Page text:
A divorce legally ends the marriage, but the unfinished business of raising the children still exists. When the parents continue fighting, the children feel that tension. They may feel unstable, concerned, stressed, and in some cases frightened. Ongoing conflict between the parents is the #1 CAUSE of suffering and maladjustment in children of divorce.
It doesn’t have to be that way. Consider these 3 tips.
1. Recognize You’re in New Territory
Following a separation or divorce, it’s normal to feel confused about how to interact with the other parent now. The situation is confusing. The challenge is to learn to relate to your child’s other parent in a completely new way to achieve your common goal of raising healthy children.
2. Consider Taking a Parenting Course Online for Divorced Parents
These classes go by many names (“parenting,” “co-parenting,” “family stabilization,” etc.) but the goal is always the same: to help parents learn ways to successfully raise well-adjusted children between 2 homes. The information is so useful that many divorce courts require the parents to complete a class, and file a certificate of completion with the court, before dissolving a marriage involving minor children.
But you don’t need a court order to take a class. Just go online, register, and get the information today. Investing 4 hours in The Texas Cooperative Parenting Course online can give you a lot of bang for your buck. Everyone benefits when there is less conflict at home.
3. Move Away from Intimacy and Back to a Business-Like Acquaintanceship with Your Ex
Instead of interacting as husband and wife (which you no longer are), it is very liberating to form a completely new business-like acquaintanceship with the child’s other parent. This is a huge key in ending the conflict.
What is a “business-like acquaintanceship”? An acquaintance is the pharmacist, the waiter, or the person we just met at a party. In our interactions with these individuals, we each follow an implicit and explicit set of rules. When we speak to the pharmacist, we give her the prescription, and she fills it. The pharmacist presents us with a bill, and we pay it. Business associates do their business courteously and efficiently while maintaining a low emotional profile. They work to fulfill a common goal. No assumptions, formal courtesies, public meetings, written contracts, little confrontation, high personal privacy, and low personal disclosure are hallmarks of an acquaintance or business relationship.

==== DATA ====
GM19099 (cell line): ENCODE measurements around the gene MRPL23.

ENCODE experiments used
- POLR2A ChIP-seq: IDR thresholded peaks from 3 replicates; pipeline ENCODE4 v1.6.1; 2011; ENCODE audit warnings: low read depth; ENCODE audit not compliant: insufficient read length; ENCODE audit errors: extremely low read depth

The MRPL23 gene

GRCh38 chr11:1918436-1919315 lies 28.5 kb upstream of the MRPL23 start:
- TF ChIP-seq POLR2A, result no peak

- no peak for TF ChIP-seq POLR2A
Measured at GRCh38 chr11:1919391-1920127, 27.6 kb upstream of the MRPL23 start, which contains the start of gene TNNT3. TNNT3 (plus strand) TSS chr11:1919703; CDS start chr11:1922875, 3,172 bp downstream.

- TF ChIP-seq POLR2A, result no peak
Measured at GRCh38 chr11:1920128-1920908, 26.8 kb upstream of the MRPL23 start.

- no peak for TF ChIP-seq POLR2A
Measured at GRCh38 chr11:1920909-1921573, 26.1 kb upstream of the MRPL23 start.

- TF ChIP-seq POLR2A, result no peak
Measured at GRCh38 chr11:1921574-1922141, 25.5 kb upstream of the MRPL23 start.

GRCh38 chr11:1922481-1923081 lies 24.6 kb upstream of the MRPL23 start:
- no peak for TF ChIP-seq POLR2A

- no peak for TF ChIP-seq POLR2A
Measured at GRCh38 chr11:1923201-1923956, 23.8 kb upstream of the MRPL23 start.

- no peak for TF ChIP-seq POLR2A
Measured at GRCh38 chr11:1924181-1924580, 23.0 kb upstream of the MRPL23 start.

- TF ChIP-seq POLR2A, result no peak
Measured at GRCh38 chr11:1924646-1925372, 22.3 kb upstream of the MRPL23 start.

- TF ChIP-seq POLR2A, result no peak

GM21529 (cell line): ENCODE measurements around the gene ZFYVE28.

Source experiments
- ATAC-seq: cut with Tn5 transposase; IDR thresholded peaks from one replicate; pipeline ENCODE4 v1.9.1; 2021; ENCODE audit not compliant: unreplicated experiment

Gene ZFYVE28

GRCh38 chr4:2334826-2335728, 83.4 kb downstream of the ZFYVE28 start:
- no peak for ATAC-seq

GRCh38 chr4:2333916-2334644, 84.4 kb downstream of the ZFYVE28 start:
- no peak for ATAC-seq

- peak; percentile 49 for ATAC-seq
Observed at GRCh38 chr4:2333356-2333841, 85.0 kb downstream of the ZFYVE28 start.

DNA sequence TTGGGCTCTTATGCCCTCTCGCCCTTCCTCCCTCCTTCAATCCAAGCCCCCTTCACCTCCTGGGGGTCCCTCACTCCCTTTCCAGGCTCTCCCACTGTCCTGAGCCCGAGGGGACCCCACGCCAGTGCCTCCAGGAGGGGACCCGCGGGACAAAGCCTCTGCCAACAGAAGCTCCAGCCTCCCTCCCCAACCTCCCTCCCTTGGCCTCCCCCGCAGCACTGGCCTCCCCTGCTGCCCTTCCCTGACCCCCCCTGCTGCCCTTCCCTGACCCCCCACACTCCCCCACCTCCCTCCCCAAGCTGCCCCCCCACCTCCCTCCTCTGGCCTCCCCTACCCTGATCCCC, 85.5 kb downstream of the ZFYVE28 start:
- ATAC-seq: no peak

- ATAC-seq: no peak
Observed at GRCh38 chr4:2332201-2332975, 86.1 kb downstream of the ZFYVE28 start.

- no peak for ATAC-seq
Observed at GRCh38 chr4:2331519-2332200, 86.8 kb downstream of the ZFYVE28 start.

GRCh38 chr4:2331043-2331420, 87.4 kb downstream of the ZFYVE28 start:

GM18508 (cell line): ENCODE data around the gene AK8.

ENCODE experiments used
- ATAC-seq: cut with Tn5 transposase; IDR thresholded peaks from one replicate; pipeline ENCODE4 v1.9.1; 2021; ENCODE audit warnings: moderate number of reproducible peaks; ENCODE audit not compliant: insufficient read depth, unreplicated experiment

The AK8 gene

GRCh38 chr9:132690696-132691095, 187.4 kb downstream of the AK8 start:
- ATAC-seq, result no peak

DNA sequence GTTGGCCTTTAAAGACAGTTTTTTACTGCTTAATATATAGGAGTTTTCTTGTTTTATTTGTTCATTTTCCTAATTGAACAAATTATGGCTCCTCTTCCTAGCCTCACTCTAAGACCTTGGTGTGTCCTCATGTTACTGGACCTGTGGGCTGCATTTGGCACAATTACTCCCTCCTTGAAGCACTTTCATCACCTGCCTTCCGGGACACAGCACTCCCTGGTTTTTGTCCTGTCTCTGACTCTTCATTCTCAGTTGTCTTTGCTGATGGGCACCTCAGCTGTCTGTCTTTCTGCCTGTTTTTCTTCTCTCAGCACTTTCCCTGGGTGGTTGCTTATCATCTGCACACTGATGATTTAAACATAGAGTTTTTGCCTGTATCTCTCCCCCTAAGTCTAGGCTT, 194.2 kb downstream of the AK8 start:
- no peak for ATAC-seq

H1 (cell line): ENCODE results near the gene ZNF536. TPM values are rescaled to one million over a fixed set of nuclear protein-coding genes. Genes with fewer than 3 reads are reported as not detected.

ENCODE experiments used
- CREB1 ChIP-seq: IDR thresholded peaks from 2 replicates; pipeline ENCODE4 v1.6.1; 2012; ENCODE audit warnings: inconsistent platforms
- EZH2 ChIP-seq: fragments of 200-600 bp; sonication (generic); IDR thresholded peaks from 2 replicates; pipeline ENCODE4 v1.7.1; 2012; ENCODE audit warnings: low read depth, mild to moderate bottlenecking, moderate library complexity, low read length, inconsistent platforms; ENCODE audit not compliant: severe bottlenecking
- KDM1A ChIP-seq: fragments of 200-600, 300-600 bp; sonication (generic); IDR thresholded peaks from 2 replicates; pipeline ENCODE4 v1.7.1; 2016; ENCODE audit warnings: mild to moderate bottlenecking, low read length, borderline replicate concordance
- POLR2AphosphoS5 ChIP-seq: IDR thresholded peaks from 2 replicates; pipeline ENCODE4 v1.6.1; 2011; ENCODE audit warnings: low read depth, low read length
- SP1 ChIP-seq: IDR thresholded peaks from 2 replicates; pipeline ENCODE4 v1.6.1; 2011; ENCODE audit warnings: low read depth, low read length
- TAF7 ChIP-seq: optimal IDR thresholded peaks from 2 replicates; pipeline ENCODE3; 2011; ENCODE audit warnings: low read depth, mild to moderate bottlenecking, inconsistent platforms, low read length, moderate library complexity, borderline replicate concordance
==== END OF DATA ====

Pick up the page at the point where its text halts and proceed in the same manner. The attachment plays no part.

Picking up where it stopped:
Creating a business-like relationship with your ex-spouse will bring many benefits. First, it will place the emphasis back on the well-being of the children, which is the common goal. Second, it will afford you privacy. Communication will be limited to matters involving the children. For example, the child’s health, school performance, and the parenting time schedule are acceptable topics. Topics such as the dating habits of the other parent, past mistakes, and attacking differences in parenting styles are off-limits.
Third, establishing a business-like relationship with your ex-spouse will empower you. In a business-like relationship, the parties treat each other with courtesy and respect … no matter what. Even if they have to “fake it until they make it.” The “courtesy and respect rule” is empowering because no matter how the other parent behaves, your plan of action remains clear and unchanged. You don’t need to wait helplessly by, hoping the other parent will act like less of a jerk tomorrow than he or she was yesterday. Starting today, you take the lead in a positive way.
Adopting the “courtesy and respect rule” models positive social behavior for our children. Also, it offers an island of safety for your child. While the behavior of the other parent may remain frightening and unpredictable for the child, at least your child will have the comfort of knowing that when Mom and Dad are together, one parent will always remain in control and speak respectfully. One fool is better than two!
For a more detailed look at forming a business-like relationship with your co-parent, please
CLICK HERE TO ENROLL in the Texas Cooperative Parenting Course™.
The Texas Cooperative Parenting Course™; a parenting course online made for Texans, equips separating, divorced or never-married parents with skills to successfully co-parent children between 2 homes. It is the only parenting course online written by a Texas Domestic Relations Office and meets the requirements of Texas Family Code sec. 105.009. This 4-hour, 7-part course includes these topics: Parents, Children and the Courts; Positive Co-Parenting Practices; Child Development; Communication; Conflict Resolution; Anger Management; and Special Interest Topics (Family Violence/Spousal Abuse/ Child Abuse & Neglect and the Financial Responsibilities of Parenting). We look forward to hearing from you.
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